Take the 2-minute tour ×
Mathematics Stack Exchange is a question and answer site for people studying math at any level and professionals in related fields. It's 100% free, no registration required.

When we have a symmetric matrix $A = LL^*$, we can obtain L using Cholesky decomposition of $A$ ($L^*$ is $L$ transposed).

Can anyone tell me how we can get this same $L$ using SVD or Eigen decomposition?

Thank you.

share|improve this question
    
$A$ should also be positive and definite to do Cholesky decomposition –  Hsueh-Yung Lin Jun 17 '11 at 19:47
    
By the way, what if A is not positive definite? –  Gatsu Jun 17 '11 at 19:58
    
It's not terribly straightforward to obtain it. Why would you want to do that anyway? And yes, if it ain't SPD, then you've no Cholesky... –  J. M. Jul 23 '11 at 14:48
add comment

5 Answers 5

I am not sure why anyone would want to obtain a Cholesky decomposition from a SVD or an eigen-decomposition, but anyway, let's say $A$ is positive definite:

  • As $A$ is positive definite, if $A=U\Sigma V^\ast$ is a SVD of $A$, we must have $U=V$ (exercise). Perform a QR decomposition for $\sqrt{\Sigma}U^\ast$, i.e. write $\sqrt{\Sigma}U^\ast=QR$ for some unitary matrix $Q$ and some upper triangular matrix $R$. Then $A=R^\ast R$ is a Cholesky decomposition of $A$.
  • If $A=PDP^{-1}$ is an eigendecomposition of $A$, perform a QR decomposition or Gram-Schmidt orthogonalization for each group of columns of $P$ that correspond to the same eigenvalue. Hence we can obtain a set of orthonormal eigenvectors of $A$, i.e. we get some unitary matrix $U$ such that $A=UDU^\ast$. So we can apply the previous method to obtain a Cholesky decomposition $A=R^\ast R$.
share|improve this answer
    
I guess if you already computed it somewhere, it makes a lot of sense. –  nicolas Jul 1 '12 at 9:37
    
doesn't your first point stand as well if we assume A only semi positive definite ? –  nicolas Jul 1 '12 at 9:39
add comment

or you use the LU decomposition.

Anyhow, you don't normally calculate the cholesky decomposition from the eigendecomposition or svd - you use gaussian elimination. See something like Matrix Computations.

share|improve this answer
    
Ok, maybe let me ask in another way. Which other method can be used to find L in this case? I don't see very well how to manage with the LU decomposition...It means that U is equal to L*? –  Gatsu Jun 17 '11 at 20:48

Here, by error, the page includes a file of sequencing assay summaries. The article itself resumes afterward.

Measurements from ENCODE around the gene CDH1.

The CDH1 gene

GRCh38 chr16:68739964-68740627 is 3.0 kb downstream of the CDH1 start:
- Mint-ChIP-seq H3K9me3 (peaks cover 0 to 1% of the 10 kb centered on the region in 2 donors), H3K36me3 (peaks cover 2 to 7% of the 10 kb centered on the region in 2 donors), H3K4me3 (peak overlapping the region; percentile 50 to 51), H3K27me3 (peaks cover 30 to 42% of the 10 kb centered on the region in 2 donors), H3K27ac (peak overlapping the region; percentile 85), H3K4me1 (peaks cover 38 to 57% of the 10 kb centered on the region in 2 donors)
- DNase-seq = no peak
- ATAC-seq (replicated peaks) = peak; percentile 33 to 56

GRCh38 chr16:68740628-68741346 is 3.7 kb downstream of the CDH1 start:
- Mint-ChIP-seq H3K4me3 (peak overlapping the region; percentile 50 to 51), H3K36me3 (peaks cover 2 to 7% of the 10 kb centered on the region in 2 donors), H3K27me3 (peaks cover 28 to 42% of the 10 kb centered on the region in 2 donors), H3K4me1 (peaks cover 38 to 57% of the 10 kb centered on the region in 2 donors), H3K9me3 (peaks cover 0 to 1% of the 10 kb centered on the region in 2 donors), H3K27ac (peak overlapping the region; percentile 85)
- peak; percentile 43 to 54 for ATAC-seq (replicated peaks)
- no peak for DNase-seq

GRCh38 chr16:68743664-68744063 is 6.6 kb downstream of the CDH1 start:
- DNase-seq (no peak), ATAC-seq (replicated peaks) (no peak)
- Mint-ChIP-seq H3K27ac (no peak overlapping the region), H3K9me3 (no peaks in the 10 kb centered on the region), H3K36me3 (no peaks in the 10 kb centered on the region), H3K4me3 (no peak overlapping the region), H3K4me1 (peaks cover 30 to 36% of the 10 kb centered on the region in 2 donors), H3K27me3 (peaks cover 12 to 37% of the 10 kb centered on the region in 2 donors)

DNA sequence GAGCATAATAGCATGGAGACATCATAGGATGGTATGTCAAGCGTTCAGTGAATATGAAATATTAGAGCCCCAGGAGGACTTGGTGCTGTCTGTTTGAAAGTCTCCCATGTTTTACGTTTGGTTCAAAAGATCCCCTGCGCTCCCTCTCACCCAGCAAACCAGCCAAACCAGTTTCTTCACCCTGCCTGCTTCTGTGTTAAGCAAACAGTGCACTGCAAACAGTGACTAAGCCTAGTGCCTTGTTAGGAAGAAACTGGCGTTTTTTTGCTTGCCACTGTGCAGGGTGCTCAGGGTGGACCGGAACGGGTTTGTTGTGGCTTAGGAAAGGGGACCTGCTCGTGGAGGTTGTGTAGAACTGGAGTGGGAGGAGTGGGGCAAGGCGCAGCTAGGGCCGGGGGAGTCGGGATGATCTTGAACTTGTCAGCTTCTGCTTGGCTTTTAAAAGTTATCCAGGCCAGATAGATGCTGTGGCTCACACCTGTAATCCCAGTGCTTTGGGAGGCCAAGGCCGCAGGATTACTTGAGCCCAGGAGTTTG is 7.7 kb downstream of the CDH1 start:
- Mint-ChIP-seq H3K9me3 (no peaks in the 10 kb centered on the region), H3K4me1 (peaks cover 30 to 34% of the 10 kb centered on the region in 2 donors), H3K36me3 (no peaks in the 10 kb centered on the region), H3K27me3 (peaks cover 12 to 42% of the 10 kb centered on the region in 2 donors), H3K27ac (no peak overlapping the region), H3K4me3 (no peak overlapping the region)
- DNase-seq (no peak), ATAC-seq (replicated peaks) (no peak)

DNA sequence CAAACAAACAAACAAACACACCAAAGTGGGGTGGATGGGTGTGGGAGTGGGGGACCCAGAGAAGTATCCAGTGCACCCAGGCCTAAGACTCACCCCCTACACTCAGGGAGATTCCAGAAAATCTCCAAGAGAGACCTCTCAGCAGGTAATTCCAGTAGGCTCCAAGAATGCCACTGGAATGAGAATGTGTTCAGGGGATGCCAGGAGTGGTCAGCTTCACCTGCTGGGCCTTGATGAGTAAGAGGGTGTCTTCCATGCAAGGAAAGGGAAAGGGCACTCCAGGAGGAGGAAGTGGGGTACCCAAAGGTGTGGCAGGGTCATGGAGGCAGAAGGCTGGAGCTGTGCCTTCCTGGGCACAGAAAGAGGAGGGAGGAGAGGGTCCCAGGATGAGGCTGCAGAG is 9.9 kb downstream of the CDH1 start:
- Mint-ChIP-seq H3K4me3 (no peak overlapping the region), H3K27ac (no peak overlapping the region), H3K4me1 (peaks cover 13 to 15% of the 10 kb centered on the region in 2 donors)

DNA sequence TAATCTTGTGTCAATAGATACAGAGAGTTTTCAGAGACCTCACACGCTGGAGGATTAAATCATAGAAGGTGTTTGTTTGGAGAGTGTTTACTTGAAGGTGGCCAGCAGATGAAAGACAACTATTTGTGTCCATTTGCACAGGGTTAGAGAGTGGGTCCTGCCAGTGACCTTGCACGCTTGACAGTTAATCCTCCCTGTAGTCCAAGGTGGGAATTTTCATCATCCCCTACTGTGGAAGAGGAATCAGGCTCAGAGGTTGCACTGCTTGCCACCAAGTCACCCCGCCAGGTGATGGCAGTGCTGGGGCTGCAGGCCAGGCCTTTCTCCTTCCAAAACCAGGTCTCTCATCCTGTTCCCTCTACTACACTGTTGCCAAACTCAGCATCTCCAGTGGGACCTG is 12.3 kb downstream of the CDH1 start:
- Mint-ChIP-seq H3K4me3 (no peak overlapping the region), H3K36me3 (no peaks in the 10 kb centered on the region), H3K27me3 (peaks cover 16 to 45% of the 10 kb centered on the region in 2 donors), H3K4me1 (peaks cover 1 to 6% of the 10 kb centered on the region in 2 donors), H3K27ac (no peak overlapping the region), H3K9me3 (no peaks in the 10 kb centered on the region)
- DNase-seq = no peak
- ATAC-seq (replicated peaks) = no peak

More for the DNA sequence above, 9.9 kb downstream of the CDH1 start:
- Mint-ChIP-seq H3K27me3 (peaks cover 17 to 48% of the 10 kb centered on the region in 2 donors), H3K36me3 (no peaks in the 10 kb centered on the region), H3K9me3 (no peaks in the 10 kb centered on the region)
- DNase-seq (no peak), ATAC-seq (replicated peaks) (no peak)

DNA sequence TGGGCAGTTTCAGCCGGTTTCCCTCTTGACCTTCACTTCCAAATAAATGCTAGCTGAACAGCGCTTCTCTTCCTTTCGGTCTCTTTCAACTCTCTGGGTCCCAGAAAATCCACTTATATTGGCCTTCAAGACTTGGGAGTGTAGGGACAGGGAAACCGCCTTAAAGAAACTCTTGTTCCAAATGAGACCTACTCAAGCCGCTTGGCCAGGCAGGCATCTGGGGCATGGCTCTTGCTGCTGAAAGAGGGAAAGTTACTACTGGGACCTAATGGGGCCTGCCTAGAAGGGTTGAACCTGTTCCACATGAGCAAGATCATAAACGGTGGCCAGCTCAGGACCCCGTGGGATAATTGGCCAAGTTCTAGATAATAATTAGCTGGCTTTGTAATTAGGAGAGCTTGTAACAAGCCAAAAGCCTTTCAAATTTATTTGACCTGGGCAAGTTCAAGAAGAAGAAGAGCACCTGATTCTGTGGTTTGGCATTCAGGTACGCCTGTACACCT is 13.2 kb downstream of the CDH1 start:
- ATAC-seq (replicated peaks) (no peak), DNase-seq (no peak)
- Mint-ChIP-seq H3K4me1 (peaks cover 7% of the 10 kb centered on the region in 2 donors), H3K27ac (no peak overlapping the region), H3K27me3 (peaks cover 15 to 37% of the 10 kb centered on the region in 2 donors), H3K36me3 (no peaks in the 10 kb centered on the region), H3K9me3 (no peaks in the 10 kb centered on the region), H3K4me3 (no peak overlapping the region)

In fact I was having some problem to compute correctly the Cholesky decomposition on Matlab, that's why I was seeking for another way. But now it's ok, I got it! Thanks to all –  Gatsu Jun 17 '11 at 21:08
add comment

Provided you can apply SVD (A is Positive Definite), it gives $$A = \sum \lambda_i v_i v_i^T$$ where $v_i$ is a unit eigenvector. This is because A is symmetric.

If you take $x_i = \sqrt{\lambda_i}v_i$, ($\lambda_i >0$ as A is PD). Then take $X = [x_i]$, i.e. each column of $X$ is one of the $x_i$. Then $$A = \sum x_i x_i^T = X X^T $$

(To prove that $\sum x_i x_i^T = X X^T$, use the block multiplication property, with each $x_i$ treated as a block)

In practice, it's probably faster to use Gaussian Elimination.

share|improve this answer
add comment

There is an interesting relationship between the eigen-decomposition of a symmetric matrix and its Cholesky factor: Say $A = L L'$ with $L$ the Cholesky factor, and $A = E D E'$ the eigen-decompostion. Then the eigen-decompostion of $L$ is $L= E D^{\frac{1}{2}} F$, with $F$ some orthogonal matrix, i.e. the Cholesky factor is a rotated form of the matrix of eigenvectors scaled by the diagonal matrix of sqaure-root eigen-values. So you can get $L$ from $E D^{\frac{1}{2}}$ through a series of orthogonal rotations aimed at making the elements above the diagonal zero.

share|improve this answer
    
Well sure, you can perform an LQ decomposition on $\mathbf E\mathbf D^\frac12$, but I don't consider it terribly interesting... –  J. M. Sep 30 '11 at 8:14
    
Please use TeX formatting for math. For some basic information about writing math at this site see the FAQ. –  paraxor Feb 19 '13 at 14:01
    
this is very interesting, can you please provide a link to a proof? –  Troy McClure Feb 22 '13 at 11:32
    
@TroyMcClure: as far as I remember, I found this in Harville's book on matrix algebra –  prettygully Apr 19 '13 at 5:07
add comment

If you have the SVD of a positive semi-definite matrix you can easily rewrite this to $L L^*$. However, this isn't the $L$ the cholesky composition would have computed.

$\begin{align} A &= U\Sigma V^* && \textrm{SVD def.}\\ U &= V &&\textrm{since A is symmetric} \\ A &= \left(U \sqrt{\Sigma}\right) \left(U \sqrt{\Sigma}\right)^* && \textrm{note that $\sqrt{\Sigma}$ is easily computed as it's diagonal} \\ A &= L L^* && \textrm{with...}\\ L &= U \sqrt{\Sigma} \end{align}$

Though this isn't the same $L$ as cholesky computes (since it's not triangular), it does satisty $A = L L^*$ which may be enough to be useful to some.

share|improve this answer
add comment

Your Answer

 
discard

By posting your answer, you agree to the privacy policy and terms of service.

Not the answer you're looking for? Browse other questions tagged or ask your own question.